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   n prisoners and a k-state switch
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Hippo
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n prisoners and a k-state switch  
« on: Apr 26th, 2007, 3:40am »
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This is generalisation of 5 prisoners and a light bulb and 100 prisoners and two bulb riddle:
 
There are n prisoners in the prison, once warden defines rules, the prisoners can discuss their strategy and when done, they are sent to their solitary cells. They cannot receive any information when they are on their cells.  
 
The warden takes a prisoner with probability 1/n into its office. The prisoner can see the state of the communication switch and left the switch in an arbitrary state, than the prisoner is put back into his cell. Warden cleans the office so no more info can be left in the office. At some time, a prisoner can declare he has a proof all of them were in the cell.
He describes the communication strategy and that his observations can be fulfilled only if all prisoners were there, providing they followed the strategy.
Warden compares the order of choosing prisoners and their behaviour and if it corresponds to the strategy, all prisoners are made free.
 
There are 3 variants of the problem:
A) The prisoners are provided with visit count (one per day visit).
B) No visit count but initial state of the switch is known.
C) No visit count, initial state of the switch is unknown.
 
Of course k>1.  
 
The strategy is measured by average number of visits required to declare proof.  
The goal is to find the strategy with the average as small as possible.
 
100A2 is the 100 prisoners and a light bulb problem.
5A2 is the 5 prisoners and a light bulb problem.
100C4 is the 100 prisoners and two light bulb problem.
 
What I am interested in are questions like
for which n the optimal algorithm for nA2 problem is the one counter method with 2-3day hooked snowball prephase? Or better which of known algorithms for 100A2 problems are best for other n in nA2 algorithm.
 
There is a lot of other interesting questions here.
« Last Edit: Feb 20th, 2009, 5:50am by Hippo » IP Logged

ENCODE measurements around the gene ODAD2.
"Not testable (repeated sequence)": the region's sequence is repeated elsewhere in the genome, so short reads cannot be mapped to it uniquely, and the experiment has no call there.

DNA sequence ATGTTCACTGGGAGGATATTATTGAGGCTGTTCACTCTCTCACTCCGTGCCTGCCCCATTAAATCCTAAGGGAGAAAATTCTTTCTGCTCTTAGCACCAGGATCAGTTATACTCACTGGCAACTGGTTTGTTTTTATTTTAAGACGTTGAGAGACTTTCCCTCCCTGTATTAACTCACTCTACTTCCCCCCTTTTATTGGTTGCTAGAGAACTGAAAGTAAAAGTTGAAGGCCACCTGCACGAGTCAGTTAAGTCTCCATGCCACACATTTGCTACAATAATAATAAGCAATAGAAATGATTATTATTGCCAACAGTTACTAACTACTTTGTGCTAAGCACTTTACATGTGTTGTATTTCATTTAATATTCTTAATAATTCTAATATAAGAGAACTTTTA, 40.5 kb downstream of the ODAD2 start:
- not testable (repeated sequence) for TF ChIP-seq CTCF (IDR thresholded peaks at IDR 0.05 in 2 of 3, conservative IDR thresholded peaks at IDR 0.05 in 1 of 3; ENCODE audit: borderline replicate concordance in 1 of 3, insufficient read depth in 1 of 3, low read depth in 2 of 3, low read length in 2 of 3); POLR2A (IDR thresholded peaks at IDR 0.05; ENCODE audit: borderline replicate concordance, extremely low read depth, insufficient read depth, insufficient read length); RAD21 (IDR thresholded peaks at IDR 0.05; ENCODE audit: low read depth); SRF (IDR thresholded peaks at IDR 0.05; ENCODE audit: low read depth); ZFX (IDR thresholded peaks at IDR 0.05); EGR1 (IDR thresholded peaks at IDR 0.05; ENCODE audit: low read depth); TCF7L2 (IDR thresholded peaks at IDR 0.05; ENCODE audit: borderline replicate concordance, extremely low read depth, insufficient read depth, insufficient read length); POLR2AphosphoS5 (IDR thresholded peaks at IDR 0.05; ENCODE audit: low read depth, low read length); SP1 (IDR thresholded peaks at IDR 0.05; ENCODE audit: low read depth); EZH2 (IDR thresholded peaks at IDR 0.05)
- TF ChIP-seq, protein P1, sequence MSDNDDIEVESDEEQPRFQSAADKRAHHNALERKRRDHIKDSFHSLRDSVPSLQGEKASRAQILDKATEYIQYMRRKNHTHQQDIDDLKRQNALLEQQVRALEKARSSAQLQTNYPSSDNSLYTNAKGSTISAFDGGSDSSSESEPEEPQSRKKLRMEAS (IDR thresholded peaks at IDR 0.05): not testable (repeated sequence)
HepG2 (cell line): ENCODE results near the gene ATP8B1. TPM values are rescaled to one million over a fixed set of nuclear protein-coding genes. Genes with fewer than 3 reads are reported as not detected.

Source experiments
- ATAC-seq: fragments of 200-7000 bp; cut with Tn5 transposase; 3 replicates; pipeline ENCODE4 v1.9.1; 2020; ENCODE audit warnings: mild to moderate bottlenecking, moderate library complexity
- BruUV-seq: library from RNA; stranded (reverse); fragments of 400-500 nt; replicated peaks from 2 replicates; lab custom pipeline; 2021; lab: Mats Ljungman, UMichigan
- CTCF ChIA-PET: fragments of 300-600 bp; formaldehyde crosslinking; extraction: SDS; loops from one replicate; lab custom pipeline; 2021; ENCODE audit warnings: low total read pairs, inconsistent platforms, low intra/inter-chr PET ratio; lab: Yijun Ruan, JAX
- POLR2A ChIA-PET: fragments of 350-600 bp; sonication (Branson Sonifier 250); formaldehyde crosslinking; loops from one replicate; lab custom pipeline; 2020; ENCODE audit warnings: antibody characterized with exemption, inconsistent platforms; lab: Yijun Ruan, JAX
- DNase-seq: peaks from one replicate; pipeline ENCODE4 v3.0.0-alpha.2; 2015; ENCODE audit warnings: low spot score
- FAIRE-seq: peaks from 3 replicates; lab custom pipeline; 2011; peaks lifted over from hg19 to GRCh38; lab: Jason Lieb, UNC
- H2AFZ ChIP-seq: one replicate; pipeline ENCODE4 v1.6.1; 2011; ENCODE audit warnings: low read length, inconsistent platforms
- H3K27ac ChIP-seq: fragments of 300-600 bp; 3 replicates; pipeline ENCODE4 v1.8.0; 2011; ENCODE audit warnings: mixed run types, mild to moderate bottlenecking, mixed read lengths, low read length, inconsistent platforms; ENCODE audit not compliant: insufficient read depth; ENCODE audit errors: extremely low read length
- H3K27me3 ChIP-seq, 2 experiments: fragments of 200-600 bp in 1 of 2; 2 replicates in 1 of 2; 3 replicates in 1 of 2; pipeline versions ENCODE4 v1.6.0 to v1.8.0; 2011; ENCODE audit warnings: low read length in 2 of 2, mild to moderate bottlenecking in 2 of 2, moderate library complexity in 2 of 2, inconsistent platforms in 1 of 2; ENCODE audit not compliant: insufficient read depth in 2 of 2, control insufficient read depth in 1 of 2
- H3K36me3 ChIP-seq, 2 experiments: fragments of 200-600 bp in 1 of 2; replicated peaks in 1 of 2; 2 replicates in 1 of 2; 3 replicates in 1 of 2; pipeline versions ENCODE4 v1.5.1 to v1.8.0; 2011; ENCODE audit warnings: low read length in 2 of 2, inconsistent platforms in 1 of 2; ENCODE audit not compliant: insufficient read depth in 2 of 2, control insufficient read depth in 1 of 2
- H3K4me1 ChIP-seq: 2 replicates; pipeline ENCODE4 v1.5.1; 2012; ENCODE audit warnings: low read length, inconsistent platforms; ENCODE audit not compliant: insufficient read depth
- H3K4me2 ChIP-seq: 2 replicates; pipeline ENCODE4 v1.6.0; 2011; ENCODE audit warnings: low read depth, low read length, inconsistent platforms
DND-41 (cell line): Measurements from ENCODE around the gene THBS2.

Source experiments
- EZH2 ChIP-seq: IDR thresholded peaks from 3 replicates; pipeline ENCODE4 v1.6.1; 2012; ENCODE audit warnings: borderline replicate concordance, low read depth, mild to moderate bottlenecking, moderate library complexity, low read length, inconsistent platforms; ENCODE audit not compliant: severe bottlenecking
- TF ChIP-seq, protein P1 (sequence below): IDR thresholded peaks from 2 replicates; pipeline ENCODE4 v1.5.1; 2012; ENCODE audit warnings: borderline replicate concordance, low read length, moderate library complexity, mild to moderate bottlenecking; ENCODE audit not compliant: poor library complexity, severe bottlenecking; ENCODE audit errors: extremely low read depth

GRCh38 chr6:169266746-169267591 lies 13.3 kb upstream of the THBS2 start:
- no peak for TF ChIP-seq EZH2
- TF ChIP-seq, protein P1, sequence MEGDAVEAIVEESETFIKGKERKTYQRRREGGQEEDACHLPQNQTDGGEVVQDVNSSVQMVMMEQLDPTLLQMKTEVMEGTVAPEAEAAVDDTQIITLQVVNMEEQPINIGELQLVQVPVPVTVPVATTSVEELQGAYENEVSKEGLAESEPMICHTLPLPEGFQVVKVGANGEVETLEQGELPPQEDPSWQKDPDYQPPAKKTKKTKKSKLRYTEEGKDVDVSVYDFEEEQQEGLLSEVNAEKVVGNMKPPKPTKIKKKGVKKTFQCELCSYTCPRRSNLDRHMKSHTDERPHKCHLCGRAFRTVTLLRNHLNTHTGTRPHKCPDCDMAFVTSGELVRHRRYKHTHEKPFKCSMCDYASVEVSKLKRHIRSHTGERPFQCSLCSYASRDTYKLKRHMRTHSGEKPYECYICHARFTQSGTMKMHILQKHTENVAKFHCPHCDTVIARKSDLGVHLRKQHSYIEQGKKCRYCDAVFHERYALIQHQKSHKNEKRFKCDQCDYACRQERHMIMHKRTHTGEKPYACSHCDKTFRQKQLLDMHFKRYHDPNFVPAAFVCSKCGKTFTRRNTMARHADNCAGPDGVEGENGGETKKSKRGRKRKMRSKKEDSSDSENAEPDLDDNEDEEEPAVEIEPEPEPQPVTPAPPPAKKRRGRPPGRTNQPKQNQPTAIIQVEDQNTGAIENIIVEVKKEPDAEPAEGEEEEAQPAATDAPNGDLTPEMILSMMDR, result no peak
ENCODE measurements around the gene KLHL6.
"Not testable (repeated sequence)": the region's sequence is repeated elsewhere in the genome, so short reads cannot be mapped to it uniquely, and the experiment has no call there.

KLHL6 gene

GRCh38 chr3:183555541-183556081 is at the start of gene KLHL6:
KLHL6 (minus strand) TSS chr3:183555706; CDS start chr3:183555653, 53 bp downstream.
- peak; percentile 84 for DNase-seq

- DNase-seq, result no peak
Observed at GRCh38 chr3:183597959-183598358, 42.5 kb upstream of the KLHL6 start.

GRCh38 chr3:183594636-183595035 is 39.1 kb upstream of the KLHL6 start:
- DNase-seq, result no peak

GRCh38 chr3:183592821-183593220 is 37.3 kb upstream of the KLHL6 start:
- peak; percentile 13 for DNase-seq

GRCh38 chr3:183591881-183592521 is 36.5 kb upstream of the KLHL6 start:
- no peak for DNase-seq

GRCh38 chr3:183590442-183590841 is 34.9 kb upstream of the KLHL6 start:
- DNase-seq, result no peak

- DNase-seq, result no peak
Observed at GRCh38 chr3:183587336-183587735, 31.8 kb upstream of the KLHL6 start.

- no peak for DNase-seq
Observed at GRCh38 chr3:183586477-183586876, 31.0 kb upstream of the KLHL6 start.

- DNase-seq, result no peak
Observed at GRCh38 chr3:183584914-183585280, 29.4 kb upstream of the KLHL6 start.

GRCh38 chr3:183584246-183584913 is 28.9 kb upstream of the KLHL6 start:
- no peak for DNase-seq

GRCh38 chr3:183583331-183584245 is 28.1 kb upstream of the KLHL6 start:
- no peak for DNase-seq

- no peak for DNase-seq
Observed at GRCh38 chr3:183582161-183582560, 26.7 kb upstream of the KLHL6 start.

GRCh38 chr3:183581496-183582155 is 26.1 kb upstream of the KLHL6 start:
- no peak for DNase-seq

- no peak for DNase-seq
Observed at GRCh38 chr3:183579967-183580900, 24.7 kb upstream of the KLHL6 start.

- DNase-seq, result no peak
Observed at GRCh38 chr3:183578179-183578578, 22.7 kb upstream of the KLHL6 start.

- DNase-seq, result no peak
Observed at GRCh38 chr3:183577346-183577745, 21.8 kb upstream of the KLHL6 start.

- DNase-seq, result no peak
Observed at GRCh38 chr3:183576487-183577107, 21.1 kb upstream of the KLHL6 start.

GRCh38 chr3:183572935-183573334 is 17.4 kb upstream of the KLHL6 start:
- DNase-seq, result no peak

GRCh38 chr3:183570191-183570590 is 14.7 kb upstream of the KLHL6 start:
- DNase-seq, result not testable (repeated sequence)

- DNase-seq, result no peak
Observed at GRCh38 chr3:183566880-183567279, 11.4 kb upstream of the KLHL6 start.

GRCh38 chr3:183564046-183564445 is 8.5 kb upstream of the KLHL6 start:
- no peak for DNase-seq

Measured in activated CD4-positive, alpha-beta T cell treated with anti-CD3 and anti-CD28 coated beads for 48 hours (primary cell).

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Re: n prisoners and a k-state switch  
« Reply #1 on: Apr 26th, 2007, 7:21am »
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For a starter, k>=n is not very hard.  Even if the initial state is unknown.
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Re: n prisoners and a k-state switch  
« Reply #2 on: Apr 27th, 2007, 1:18am »
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Grimbal: You are right Smiley, but please follow these conventions:
 
nAk: for k>=n is easy ...  
nBk: for k>=n is easy ...
nCk: for k>=n is easy ...
 
Please give details for nCk case ... it does not seem to be so trivial to me (to use optimal algorithm).
« Last Edit: Apr 27th, 2007, 1:22am by Hippo » IP Logged
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Re: n prisoners and a k-state switch  
« Reply #3 on: Apr 27th, 2007, 1:45am »
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OK, the trick for nCk, k>=n (which covers A and B) is as follows:
 
Number the switch states from 0 to k-1.
On the first visit, a prisoner remembers the switch state as s0 and moves the switch to state s0+1 (mod k).
After that, as soon as he sees the switch in state s0+n (mod k), he knows everybody was there.
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Re: n prisoners and a k-state switch  
« Reply #4 on: Apr 27th, 2007, 3:31am »
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OK for nAk,nBk where it is trivial, for the nCk case:
 
Well done for k=n or slightly greater. But neednot be optimal for k>>n.  
 
If the first prisoner returns to office before all other, it may be valuable to left the message here so the win condition can be declared by the second prisoner ...
 
Win condition can be declared by someone who entered office before and all other prisoners were there after that visit. For huge k, this can be detected on the first such occassion. How huge the k should be? What is minimal such k?
« Last Edit: Apr 27th, 2007, 4:33am by Hippo » IP Logged
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Re: n prisoners and a k-state switch  
« Reply #5 on: Apr 27th, 2007, 6:00am »
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If there is no visit count and the initial state isn't known, there is no way for a prisoner who enters for the first time to know if anybody has been here before.  A win can only be detected by someone who enters for the second time, and based on the difference between how he left the switch and how he finds it.
 
If k = an, they can express k in base a to get n digits.  Each prisoner can change his own digit every time he visits the room, and remember which other digits changed.  When someone has seen all digits change, he knows everyone was in.
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Re: n prisoners and a k-state switch  
« Reply #6 on: Apr 27th, 2007, 6:33am »
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Well done, it seemed to be optimal solution and it also shows no such huge k exists to be able to guarantee the optimal time.  
The difference of its average time and average optimal time will be very very small.